Mixed bag

Are you excited for the first recap of 2018? No? No problem?

You Play the Girl: On Playboy Bunnies, Stepford Wives, Train Wrecks & Other Mixed Messages by Carina Chocano


In this collection of essays, writer Carina Chocano examines what it means to be a woman today and consume popular culture; creations that insist on telling the woman who or what she is supposed to be, which is often so removed from reality.

This is what she writes in her introduction:

“Most actresses were cast to play the girl. “The girl” was the adult version of “the princess.” … “The girl” doesn’t act, though – she behaves. She has no cause, but a plight. She doesn’t want anything, she is wanted. She isn’t a winner, she is won. She doesn’t self-actualize, but aids the hero in self-actualization.”

This book is very smart and funny. The author doesn’t talk down to us, she demands that we keep up with her, as she analyses movies and books. She carefully considers everyone and everything, from Betty Friedan’s The Feminine Mystique to Zoe Kazan’s Ruby Sparks. The latter, a movie written by and starring Zoe Kazan, is one I’m keen to watch soon. A young writer (male), after unprecedented early success with his first book, has been struggling with a writer’s block for the better part of his adult life. He writes a girl into existence, one without context or background, and this girl’s life revolves around him, which is the way he likes it. (Sounds familiar?) Maybe you can watch this movie and let me know what you think of it.

Chocano also writes freely about raising a daughter in a culture that is becoming more rigid and more pornographic in its understanding of sexuality. She worries about the messages her daughter might be internalizing: about the place of a woman, her worth, and her beauty for which she is valued the most.

I wish it hadn’t taken me so long to discover this book. Even if it might be based in the context of an American pop culture, many ideas the author puts forth are applicable to Indian pop culture as well. We still want the ideal girl to be helpless and cheerful and traditional and docile. She rarely possesses agency, or confidence, or the ability to make decisions that are right for her. She needs a man so she can be rescued, and sometimes her plight is something as inane as being single.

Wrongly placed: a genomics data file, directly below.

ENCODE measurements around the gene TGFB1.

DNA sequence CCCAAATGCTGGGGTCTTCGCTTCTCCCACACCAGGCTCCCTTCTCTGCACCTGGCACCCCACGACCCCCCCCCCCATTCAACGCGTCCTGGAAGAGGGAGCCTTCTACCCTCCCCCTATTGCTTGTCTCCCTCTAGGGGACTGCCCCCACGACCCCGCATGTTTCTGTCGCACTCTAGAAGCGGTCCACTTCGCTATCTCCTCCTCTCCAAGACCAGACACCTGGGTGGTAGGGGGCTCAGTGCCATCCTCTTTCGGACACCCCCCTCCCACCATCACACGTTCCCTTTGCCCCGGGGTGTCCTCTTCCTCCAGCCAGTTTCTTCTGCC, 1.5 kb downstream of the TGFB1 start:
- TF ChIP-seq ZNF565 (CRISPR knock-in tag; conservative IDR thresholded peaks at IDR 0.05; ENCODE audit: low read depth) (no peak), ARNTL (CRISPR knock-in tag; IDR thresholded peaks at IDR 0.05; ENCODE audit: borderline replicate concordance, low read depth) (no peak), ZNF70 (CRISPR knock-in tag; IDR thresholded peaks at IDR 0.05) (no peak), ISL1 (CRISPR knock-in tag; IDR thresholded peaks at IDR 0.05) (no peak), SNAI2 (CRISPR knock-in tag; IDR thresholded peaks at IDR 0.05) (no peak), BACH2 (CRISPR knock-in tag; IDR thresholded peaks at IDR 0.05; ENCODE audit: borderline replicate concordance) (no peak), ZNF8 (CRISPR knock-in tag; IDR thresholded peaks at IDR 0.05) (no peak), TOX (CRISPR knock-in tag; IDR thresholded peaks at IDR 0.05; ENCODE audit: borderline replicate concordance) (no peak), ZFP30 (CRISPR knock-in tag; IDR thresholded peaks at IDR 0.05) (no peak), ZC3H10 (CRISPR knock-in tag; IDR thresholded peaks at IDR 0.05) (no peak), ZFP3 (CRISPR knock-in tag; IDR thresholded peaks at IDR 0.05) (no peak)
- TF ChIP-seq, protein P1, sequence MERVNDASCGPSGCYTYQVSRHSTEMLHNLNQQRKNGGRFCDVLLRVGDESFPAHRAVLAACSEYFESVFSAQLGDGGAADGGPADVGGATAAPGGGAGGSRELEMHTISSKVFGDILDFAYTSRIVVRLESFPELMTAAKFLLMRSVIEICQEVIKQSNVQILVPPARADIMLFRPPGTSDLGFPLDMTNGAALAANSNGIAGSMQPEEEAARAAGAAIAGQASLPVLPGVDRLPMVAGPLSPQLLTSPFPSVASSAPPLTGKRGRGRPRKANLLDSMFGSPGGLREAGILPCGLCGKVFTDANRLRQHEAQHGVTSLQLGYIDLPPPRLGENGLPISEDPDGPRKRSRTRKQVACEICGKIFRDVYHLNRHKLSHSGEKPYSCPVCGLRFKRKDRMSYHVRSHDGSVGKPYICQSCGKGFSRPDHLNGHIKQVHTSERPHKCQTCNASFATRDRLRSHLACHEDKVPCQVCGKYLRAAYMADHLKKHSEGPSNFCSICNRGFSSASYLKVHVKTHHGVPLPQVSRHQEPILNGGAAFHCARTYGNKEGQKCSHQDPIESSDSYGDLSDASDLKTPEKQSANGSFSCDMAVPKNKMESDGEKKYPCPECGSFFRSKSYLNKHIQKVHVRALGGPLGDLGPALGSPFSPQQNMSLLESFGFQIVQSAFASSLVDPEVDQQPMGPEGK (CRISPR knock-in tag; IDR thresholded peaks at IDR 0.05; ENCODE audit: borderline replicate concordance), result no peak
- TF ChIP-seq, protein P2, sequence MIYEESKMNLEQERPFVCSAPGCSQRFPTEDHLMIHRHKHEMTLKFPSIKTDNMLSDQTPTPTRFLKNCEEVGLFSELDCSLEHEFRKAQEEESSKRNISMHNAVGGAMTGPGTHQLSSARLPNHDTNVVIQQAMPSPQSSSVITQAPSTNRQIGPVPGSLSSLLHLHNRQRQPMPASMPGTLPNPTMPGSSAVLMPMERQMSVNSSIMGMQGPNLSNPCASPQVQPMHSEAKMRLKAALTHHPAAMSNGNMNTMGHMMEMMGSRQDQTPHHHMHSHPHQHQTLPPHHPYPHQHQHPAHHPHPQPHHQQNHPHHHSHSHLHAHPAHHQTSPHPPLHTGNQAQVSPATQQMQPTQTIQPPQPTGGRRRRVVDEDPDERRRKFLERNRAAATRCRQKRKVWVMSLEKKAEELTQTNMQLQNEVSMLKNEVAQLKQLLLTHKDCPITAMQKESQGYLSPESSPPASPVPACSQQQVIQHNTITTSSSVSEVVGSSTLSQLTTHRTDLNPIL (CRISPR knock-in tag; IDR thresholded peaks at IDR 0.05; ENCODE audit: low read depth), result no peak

Maybe I should write that book.

My Brilliant Friend by Elena Ferrante | Translated from Italian by Ann Goldstein


I’ve heard far too much about this Neapolitan novel, first in the series of four. Written in the first person, it traces the lives of Elena and Lila, two girls growing up in the Naples of the 1940s and 50s. Lila is the smart one, and Elena the hardworking. They have a rivalry at school, which motivates Elena to do better, but she finds that in the absence of this rivalry, she is willing to let herself go.

I liked how expansive this novel is, chronicling the lives of ordinary people. They are school teachers and carpenters and shoe makers, and there is always a conflict in the novel about higher education versus learning a skilled trade.

But I really couldn’t warm up to the story, which disappointed me, because this was a novel I had expected to enjoy. It was surprising to note my ambivalence, when everyone I know seemed to have only high praise for the book. I found that there was much repetition in the descriptions of Elena’s feelings. While I appreciated the intensity of the friendship between the girls, its toxic nature and the appeal it holds for Elena, it wasn’t enough to keep me interested.


2 thoughts on “Mixed bag

  1. You’re not the only one who has heard far too much about ‘My Brilliant Friend’. Thanks for expressing an opinion that swims upstream – I’ll keep it in mind when I read the book. 🙂

    Liked by 1 person

Leave a Reply

Fill in your details below or click an icon to log in:

WordPress.com Logo

You are commenting using your WordPress.com account. Log Out /  Change )

Google photo

You are commenting using your Google account. Log Out /  Change )

Twitter picture

You are commenting using your Twitter account. Log Out /  Change )

Facebook photo

You are commenting using your Facebook account. Log Out /  Change )

Connecting to %s